Steel Mills

Steel Will Roll Into '23 Strong: SMA, AISI

Written by Becca Moczygemba

As this year winds down, many have 2023 business on their minds. Reports of waning demand have contributed to pessimism among buyers.

But the domestic steel industry has reason for optimism heading into the New Year, according to the top executives at steel’s two leading trade associations.

Steel Market Update spoke with Phil Bell, president of the Steel Manufacturers Association (SMA), and Kevin Dempsey, president and CEO of the American Iron and Steel Institute (AISI), to see where things stand.

Coil“I’m proud of the domestic industry. It’s transitioned through many challenges, but producers have proven that they can thrive in any political or social environment,” said Bell.

EAF mills have a lot to focus on in the coming years. Chief among them are new capacity, modernization, and decarbonization. But it’s important to remember that new capacity isn’t a bad thing.

“It isn’t about simply producing more steel. When the mills are modernizing and adding capacity, they’re replacing inefficient capacity and imports,” Bell noted.

Another accomplishment: EAF mills are using 50% less pig iron than they were prior to Russia’s invasion of Ukraine in February. Necessity is the mother of invention, and the entrepreneurial spirit of EAF mills played a big role in their success in making such a big change quickly, he said.

Earlier this week we reported that raw steel utilization and output are at the lowest levels they’ve been in nearly two years. Steel sheet prices have been falling, leaving many industry professionals wondering where the floor is. You might have read this week’s market chatter. Some think we’ve reached the bottom. But others think we’ll see sub-$600 per ton (sub-$30 per cwt) prices.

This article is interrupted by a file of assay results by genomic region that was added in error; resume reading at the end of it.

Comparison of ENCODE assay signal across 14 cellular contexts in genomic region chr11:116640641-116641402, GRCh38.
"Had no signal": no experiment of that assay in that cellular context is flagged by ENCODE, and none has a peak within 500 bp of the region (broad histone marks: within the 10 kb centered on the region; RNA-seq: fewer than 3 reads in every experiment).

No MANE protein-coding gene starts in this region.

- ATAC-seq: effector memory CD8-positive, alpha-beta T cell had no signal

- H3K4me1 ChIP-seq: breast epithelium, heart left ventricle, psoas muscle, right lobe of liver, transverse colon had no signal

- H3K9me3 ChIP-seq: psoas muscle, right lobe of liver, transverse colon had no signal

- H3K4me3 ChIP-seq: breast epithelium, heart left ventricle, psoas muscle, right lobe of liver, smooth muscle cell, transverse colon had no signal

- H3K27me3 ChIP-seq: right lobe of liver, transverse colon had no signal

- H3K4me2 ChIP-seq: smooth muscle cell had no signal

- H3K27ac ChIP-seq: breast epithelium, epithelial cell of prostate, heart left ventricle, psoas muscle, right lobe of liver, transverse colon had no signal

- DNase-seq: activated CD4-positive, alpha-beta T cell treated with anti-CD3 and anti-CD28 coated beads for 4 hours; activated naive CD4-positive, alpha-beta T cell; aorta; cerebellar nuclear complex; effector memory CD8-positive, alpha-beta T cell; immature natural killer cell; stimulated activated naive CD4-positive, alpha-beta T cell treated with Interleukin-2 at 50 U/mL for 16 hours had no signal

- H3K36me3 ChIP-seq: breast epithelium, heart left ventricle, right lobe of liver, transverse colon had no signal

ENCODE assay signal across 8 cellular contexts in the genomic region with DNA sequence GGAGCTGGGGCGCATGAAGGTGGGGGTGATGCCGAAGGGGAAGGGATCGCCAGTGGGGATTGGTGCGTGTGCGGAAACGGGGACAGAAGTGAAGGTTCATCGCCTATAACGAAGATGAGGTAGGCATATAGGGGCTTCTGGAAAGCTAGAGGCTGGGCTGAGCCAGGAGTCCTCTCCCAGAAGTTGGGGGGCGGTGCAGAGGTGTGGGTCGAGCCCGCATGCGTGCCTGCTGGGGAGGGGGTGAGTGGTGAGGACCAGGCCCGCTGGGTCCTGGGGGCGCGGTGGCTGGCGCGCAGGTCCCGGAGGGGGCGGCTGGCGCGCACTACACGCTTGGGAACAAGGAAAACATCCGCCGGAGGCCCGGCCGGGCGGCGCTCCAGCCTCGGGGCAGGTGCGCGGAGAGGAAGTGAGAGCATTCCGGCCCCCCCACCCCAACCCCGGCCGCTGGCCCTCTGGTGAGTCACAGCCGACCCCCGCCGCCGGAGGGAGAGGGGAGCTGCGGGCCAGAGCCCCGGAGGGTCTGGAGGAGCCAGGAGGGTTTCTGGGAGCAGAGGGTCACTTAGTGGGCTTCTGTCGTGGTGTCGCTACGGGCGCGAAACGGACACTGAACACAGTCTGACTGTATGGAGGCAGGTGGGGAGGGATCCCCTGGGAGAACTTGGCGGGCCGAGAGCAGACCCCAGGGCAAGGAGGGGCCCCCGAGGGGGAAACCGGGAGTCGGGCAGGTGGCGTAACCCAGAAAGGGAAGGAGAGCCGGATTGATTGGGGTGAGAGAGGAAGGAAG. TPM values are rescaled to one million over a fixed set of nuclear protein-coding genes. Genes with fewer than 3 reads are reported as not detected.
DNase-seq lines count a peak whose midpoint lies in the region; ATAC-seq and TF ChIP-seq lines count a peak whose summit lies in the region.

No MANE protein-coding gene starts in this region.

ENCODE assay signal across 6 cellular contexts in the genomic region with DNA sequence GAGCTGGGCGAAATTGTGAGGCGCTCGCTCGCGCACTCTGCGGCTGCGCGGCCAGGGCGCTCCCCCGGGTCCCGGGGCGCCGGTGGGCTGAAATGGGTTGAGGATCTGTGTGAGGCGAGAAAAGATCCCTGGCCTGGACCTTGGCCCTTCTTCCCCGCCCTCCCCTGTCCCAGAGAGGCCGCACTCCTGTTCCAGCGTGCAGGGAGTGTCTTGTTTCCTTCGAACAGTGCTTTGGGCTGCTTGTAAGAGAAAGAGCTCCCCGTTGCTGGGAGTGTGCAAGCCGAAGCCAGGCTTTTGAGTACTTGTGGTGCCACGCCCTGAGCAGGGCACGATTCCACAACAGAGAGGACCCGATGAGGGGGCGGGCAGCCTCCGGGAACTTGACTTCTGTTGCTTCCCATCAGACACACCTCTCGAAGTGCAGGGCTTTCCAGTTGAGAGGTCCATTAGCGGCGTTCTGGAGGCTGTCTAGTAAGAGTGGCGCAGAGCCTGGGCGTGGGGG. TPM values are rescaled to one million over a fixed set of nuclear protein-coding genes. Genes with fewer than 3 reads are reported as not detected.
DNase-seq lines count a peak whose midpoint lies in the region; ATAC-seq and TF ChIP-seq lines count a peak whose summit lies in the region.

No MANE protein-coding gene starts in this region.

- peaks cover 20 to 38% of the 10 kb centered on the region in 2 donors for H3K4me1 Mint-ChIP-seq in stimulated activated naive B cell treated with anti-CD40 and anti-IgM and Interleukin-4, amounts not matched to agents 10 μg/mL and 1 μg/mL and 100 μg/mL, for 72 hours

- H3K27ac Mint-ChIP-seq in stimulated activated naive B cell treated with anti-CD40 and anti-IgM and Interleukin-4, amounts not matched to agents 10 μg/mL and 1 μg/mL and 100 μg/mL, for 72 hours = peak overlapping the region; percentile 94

Is new capacity partly responsible for this trend? SMA doesn’t think so. Nor does AISI.

There will be enough demand to go around thanks in part to the Infrastructure Investment and Jobs Act, Dempsey said.

Recall that the infrastructure law was signed into law last year by President Biden. Its impact is expected to be felt by steel in a more significant way in 2023.

“We continue to have a very dynamic steel industry here in the United States. There’s a lot of new demand that the new capacity can meet. It’s the result of the amount of progress we’ve made in the last few years,” Dempsey said.

“It shows the strength of our industry. We’re constantly investing in new capacity, and that’s kept us very competitive,” he added.

Dempsey suggested the culprit was offshore steel rather than new capacity.

“The biggest challenge is not a domestic one. It’s a foreign one. We have unfortunately seen a continued increase in imports,” he said. “That just highlights the importance of continued strong trade enforcement. Because the biggest threat to our industry is the dumping of more cheap, dirty steel from abroad.”

By Becca Moczygemba,

Becca Moczygemba

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